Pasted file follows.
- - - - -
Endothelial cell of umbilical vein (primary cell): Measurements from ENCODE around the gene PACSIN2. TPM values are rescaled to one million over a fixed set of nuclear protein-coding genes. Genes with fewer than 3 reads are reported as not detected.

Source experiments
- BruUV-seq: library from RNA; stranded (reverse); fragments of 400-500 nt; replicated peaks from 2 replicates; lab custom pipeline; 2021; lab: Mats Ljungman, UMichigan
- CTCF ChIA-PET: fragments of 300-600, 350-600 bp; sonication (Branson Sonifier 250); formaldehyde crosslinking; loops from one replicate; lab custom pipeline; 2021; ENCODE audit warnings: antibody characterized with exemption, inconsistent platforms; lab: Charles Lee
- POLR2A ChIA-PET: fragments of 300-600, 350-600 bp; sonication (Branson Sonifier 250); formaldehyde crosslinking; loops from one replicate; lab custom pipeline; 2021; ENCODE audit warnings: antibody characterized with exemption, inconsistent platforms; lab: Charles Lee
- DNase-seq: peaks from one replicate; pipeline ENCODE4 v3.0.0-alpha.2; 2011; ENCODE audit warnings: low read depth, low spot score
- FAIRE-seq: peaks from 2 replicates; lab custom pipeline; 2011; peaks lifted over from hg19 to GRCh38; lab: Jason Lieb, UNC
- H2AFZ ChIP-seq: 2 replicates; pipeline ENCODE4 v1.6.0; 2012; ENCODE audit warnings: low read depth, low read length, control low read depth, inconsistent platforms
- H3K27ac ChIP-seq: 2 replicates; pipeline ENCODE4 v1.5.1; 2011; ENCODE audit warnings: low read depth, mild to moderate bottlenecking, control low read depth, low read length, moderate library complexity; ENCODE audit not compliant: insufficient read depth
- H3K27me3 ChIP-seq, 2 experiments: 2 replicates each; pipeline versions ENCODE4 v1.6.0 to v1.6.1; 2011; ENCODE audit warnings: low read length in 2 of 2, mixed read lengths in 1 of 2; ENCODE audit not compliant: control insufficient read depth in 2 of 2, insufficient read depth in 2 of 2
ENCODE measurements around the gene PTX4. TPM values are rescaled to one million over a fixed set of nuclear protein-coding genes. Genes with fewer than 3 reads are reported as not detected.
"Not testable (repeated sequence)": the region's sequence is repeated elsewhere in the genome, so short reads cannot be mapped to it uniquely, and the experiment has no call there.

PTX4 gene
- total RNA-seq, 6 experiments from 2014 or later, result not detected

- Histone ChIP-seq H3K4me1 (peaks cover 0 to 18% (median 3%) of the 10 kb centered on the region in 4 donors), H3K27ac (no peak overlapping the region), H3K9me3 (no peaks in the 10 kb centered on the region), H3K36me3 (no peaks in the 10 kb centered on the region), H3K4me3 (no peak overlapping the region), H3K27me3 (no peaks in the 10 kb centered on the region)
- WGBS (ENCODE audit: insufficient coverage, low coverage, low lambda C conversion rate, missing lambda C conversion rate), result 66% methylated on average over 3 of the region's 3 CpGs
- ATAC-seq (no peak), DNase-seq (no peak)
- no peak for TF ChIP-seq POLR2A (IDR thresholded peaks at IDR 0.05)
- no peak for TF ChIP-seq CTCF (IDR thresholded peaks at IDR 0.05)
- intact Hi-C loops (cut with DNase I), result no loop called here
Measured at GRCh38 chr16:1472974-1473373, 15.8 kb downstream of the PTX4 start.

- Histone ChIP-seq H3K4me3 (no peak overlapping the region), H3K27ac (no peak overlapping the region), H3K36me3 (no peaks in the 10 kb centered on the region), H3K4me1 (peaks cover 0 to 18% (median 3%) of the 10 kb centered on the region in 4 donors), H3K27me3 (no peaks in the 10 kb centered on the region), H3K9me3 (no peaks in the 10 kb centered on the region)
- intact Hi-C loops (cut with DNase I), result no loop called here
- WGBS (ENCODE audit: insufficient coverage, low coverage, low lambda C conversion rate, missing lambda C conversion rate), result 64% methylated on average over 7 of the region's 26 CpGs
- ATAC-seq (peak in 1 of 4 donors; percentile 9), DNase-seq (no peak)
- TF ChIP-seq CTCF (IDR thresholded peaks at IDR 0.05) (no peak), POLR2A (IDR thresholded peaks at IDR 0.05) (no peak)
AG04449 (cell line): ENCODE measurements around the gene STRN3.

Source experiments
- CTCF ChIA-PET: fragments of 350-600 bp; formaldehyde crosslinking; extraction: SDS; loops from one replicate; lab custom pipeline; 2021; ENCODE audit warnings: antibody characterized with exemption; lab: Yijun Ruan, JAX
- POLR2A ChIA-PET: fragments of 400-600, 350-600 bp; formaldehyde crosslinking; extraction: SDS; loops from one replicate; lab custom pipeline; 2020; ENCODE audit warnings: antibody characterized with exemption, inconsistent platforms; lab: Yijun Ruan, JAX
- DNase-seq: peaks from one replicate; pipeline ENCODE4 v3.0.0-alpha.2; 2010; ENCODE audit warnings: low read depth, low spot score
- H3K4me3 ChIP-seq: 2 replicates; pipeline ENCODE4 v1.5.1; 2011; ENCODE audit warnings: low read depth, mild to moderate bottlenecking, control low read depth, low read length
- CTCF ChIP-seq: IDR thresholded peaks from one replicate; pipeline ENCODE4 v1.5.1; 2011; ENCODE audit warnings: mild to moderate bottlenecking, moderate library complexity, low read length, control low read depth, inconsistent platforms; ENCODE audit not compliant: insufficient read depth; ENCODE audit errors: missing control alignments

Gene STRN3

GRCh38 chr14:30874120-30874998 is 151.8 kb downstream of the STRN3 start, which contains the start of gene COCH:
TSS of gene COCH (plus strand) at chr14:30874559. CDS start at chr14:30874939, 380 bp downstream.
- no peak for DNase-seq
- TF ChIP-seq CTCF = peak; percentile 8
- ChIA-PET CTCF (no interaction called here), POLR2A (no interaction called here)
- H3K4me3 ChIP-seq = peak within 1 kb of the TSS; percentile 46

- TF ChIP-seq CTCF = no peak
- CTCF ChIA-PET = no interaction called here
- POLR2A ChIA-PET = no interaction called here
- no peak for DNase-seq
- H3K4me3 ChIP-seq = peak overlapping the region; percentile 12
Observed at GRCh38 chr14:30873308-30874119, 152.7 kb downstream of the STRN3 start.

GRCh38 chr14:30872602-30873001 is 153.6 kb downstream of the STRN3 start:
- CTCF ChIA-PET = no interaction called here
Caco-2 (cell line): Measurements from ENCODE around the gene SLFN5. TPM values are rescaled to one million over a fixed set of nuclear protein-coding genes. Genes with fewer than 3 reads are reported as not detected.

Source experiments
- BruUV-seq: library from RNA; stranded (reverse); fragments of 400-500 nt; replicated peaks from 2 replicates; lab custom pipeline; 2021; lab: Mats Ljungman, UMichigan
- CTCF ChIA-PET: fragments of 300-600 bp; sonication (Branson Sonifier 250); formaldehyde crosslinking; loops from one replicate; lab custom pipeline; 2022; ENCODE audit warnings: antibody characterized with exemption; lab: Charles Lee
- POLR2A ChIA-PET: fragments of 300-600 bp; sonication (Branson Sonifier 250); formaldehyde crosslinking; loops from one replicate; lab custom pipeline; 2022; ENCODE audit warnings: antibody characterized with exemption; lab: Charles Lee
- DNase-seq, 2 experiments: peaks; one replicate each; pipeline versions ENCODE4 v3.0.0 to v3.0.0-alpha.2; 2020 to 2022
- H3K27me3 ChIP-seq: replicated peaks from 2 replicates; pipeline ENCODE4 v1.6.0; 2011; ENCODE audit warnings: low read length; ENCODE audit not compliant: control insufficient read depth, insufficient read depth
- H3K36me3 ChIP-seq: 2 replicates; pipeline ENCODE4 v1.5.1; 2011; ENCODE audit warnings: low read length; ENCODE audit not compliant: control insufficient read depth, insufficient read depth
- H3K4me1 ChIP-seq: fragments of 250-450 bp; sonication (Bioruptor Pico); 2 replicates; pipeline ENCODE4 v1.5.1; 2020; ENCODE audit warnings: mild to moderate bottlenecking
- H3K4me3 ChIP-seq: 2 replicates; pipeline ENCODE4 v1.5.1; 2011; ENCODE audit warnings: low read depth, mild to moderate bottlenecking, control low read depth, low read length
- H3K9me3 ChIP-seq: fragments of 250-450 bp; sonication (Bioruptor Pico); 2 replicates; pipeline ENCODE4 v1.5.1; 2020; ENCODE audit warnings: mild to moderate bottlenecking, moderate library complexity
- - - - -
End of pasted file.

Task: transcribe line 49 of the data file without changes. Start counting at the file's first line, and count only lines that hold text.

Caco-2 (cell line): Measurements from ENCODE around the gene SLFN5. TPM values are rescaled to one million over a fixed set of nuclear protein-coding genes. Genes with fewer than 3 reads are reported as not detected.